B&W: I think a lot of the times, and I once worked for an online popsci start-up publication, what gets “clicks” in writing about astronomy are stories like “this signal might be from aliens” though all of those recent incidents have been just from man-made electromagnetic sources so it is just interesting when people share those articles but don’t know about something like LIGO which is way more important and newsworthy in the field of astronomy. It has been called revolutionary actually.


MP: Yeah it is amazing they have actually detected gravitational waves. Well, I guess an alien has more of a potential direct impact whereas something like gravitational waves are a little bit like “oh is that going to affect me? No, not at all, ok, next” whereas an alien could potentially fly into your neighborhood or something, I don’t know maybe that is why.


B&W: Yeah, the theatrics and excitement of it.


MP: I mean we can always try to stretch things to link to those kind of natural interests of people, no matter what. Like this formed because this formed and what not.


B&W: Well, going back to LIGO, it has been considered as adding another dimension to our understanding of astronomy, that we can detect and potentially measure gravitational waves, past light and other electromagnetic sources. How do you see that expanding and what could be the next dimension of being able to measure and understand space?


MP: Gosh, I feel like that’s something that if I knew the answer to, I’d get a Nobel Prize. I’m pretty sure the people that proposed gravitational waves are getting a Nobel Prize. Of course the gravitational waves are exciting, though with that we are a little bit limited in which objects we can study yet. That doesn’t diminish how exciting they are, though there is a limited set of people that can study those, in relation to their objects, right now.


B&W: Yeah so what kind of access do the researchers have to apparatus here at Columbia and what is the protocol for different teams at different institutions using each other’s telescopes and equipment?


MP: Well that is a very big question, we could be here a while. Well, in terms of what Columbia has access to, it is a little odd compared to its peers in that it doesn’t have access to more [equipment]. This is something we are working on, to get involved either with one of these large surveys coming up and in particular access to a larger telescope, so [we’ll have to] propose to [observatories] to observe our objects. There are two telescopes down in Arizona that we are a part of. The model for getting involved in these kinds of things has changed over time just because the costs have gone up so high. Now that we are going to 30 meter optical or the millimeter ray down in Chile with so many dishes—it is billions of dollars. Now with some of the big optical telescopes, they’ve tried to get different university consortiums together. Funding from the government keeps getting narrower and narrower.


B&W: I think earlier this year, President Obama tried to propose around 18 billion more dollars funding for NASA and that seemed spurred by, looking at a lot the rhetoric, Charles Bolden reaffirming it is a primary goal of NASA at this point to improve the Orion manned-spacecraft program and try to go to Mars. But that no doubt has been affecting what the National Science Foundation can give out, too, right?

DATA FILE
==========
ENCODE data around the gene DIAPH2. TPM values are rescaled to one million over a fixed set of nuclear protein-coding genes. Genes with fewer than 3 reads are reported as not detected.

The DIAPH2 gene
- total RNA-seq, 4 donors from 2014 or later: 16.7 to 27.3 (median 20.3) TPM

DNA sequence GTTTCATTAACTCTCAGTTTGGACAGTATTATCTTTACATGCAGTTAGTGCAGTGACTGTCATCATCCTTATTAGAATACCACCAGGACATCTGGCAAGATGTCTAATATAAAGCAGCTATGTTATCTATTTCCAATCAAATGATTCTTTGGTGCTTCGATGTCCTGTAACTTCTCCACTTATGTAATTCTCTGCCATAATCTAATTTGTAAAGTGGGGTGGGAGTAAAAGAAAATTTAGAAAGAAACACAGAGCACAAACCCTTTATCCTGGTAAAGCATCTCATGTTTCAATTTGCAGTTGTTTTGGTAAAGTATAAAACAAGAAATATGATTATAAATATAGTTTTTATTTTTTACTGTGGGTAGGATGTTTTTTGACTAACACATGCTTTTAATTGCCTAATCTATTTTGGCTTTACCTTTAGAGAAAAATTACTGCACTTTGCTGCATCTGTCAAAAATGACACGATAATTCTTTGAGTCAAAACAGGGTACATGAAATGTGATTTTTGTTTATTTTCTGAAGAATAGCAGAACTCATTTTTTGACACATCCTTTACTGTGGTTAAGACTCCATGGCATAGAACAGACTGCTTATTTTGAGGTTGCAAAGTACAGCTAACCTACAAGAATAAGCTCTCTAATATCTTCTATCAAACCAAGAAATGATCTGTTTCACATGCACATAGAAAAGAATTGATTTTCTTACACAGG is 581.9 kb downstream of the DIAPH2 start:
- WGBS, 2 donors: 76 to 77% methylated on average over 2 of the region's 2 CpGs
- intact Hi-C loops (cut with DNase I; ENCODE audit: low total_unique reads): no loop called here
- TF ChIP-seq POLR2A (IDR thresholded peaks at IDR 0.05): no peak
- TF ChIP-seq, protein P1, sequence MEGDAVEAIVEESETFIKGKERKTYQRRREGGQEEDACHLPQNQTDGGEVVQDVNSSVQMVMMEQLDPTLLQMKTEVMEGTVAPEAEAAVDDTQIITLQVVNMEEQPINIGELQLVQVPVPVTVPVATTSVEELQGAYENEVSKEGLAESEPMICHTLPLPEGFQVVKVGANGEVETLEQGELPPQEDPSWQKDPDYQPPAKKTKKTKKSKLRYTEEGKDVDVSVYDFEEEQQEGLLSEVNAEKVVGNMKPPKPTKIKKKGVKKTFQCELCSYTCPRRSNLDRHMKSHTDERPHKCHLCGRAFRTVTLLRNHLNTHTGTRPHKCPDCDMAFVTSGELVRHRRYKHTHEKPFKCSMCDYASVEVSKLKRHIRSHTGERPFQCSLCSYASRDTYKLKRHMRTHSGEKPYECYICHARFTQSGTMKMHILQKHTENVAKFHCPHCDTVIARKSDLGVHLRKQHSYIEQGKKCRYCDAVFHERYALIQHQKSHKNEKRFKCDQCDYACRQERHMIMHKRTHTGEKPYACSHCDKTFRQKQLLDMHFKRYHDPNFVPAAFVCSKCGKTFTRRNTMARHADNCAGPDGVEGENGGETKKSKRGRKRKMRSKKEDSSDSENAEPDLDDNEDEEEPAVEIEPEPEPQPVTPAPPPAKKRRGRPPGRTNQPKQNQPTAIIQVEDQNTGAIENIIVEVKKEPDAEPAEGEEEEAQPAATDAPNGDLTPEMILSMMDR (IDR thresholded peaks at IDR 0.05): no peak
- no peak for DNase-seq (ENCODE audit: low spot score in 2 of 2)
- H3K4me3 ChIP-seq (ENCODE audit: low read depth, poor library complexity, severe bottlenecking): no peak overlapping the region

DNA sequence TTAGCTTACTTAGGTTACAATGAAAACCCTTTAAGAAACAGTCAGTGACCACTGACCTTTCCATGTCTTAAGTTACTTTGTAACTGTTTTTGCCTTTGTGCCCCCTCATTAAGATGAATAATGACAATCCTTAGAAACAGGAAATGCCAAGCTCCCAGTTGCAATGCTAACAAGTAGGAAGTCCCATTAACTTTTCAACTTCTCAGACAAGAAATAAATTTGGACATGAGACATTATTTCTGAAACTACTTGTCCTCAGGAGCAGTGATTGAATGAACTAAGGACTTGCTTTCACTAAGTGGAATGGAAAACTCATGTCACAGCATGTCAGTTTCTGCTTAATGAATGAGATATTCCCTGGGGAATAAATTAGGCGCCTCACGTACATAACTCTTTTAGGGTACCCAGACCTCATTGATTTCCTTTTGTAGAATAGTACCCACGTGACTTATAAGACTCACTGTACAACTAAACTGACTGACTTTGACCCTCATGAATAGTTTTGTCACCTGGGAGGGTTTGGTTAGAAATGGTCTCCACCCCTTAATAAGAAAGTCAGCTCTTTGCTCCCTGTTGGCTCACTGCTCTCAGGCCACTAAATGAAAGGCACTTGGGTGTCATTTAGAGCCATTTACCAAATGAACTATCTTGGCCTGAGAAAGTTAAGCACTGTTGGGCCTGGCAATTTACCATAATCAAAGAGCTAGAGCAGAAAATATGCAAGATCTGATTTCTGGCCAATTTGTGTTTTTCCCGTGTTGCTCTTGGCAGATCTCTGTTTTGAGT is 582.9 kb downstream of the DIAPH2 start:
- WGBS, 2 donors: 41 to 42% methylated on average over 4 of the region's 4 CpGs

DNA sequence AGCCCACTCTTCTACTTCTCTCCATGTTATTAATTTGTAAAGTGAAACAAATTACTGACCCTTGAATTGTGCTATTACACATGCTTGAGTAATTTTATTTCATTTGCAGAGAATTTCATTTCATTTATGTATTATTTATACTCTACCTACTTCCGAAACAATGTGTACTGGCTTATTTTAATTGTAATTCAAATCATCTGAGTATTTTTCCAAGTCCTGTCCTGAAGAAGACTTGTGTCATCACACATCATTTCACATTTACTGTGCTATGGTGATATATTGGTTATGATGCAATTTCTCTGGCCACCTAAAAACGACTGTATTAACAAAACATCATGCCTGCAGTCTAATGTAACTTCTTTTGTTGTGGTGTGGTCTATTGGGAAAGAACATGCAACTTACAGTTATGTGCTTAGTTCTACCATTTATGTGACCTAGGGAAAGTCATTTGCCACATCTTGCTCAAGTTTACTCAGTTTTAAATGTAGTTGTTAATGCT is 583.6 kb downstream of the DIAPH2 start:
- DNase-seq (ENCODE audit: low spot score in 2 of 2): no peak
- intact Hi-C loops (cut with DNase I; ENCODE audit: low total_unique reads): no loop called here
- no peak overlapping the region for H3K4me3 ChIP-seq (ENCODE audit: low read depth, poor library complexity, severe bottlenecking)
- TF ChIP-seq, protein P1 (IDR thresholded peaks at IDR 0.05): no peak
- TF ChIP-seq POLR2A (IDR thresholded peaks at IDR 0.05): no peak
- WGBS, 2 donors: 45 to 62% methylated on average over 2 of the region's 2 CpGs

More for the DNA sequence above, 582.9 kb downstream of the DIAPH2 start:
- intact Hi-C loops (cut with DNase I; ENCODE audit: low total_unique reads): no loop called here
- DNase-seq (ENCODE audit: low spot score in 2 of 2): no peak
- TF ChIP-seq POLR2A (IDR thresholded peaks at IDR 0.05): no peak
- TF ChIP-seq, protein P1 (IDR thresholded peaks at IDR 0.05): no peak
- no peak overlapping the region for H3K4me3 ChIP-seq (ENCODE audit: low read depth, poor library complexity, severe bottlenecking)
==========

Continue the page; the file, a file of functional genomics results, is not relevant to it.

MP: So that is how I do a lot of my research, I get these three year NSF grants from the government, that is how I pay my graduate students and collect my data.


B&W: Do you have something to say about why going to Mars is so important? I know this is not really related to your research but I ask that question a lot, I don’t think I necessarily see that much exciting or practical gain of a man going to Mars but I think that has been particularly emphasized recently, in movies as well as in current discussions and programs.


MP: Well if it was a woman, then it would be exciting. I wouldn’t be too excited about a man going to Mars.


B&W: Ha, well I suppose I was just referencing the movie.


MP: No, don’t worry, you are totally right. The human part of it is mainly for inspiration. It was the same thing with the moon, you can get a lot more done by sending these rovers. And given the cost benefit, sending rovers will get you further. But the whole exploration aspect, I think you can’t beat that. For me, it does sound very exciting if someone is actually willing to [go to Mars] and someone is willing to pay for it. I’m not sure I am excited enough to say that the government should spend that much money on it. I like the idea of these private organizations getting in the game and doing that. [Government funding for Mars exploration] unfortunately would affect a lot of our funding, because it is not necessarily separate from what goes to NASA. That could pull a lot of money away from a lot of other things being researched. I am a little nervous about that. Otherwise it is exciting and would do a lot in terms of people’s interest, kind of like what you said about aliens. A human going to Mars—the whole field would get a big push from that.


B&W: What new programs or topics in astronomy lately have been really exciting to hear about?


MP: Well obviously the gravitational waves are great.  The other is the planet stuff is always exciting—it is still a relatively new field. We can find another Earth-like planet or that we are now trying to detect atmospheres on the planets and different things like that. JWST, which is the next space telescope after the Hubble Space Telescope, is called the James Webb Space Telescope and it focuses in the infrared wavelengths which will do a lot in terms of understanding how planets form and planets themselves. In my area, there’s been an instrument on the Hubble in the ultraviolet [wavelengths] that has shown us that around a galaxy, you look with your eyes and you can see stars and what you think of as a galaxy, but actually about ten times further out, the galaxy extends. All this stuff that surrounds a galaxy is not detectable by most telescopes but it is detectable by this ultraviolet spectrograph. So that’s been very interesting, the gas way, way out far from where you normally think a galaxy ends.